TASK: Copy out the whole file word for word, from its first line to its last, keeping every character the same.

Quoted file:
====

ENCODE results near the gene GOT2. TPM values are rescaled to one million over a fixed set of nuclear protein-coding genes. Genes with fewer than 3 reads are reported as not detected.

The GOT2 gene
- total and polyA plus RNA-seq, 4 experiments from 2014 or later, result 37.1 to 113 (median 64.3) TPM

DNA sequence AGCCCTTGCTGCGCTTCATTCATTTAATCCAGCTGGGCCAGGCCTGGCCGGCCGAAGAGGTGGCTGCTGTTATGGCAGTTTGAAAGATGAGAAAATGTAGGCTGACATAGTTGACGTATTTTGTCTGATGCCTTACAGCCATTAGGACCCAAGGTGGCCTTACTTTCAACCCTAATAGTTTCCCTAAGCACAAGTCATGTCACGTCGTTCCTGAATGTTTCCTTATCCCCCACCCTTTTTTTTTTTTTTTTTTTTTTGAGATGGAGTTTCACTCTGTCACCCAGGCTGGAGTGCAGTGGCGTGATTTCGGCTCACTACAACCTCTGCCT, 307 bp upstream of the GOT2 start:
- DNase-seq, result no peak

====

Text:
ENCODE results near the gene GOT2. TPM values are rescaled to one million over a fixed set of nuclear protein-coding genes. Genes with fewer than 3 reads are reported as not detected.

The GOT2 gene
- total and polyA plus RNA-seq, 4 experiments from 2014 or later, result 37.1 to 113 (median 64.3) TPM

DNA sequence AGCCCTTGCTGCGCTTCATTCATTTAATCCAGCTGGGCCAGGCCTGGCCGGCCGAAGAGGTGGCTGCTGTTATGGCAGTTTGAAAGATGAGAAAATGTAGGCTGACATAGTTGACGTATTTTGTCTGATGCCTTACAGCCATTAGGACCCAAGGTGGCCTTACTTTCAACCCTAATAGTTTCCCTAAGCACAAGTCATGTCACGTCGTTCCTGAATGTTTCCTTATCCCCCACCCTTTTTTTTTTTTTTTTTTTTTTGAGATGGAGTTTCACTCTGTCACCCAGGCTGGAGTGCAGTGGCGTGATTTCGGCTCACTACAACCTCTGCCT, 307 bp upstream of the GOT2 start:
- DNase-seq, result no peak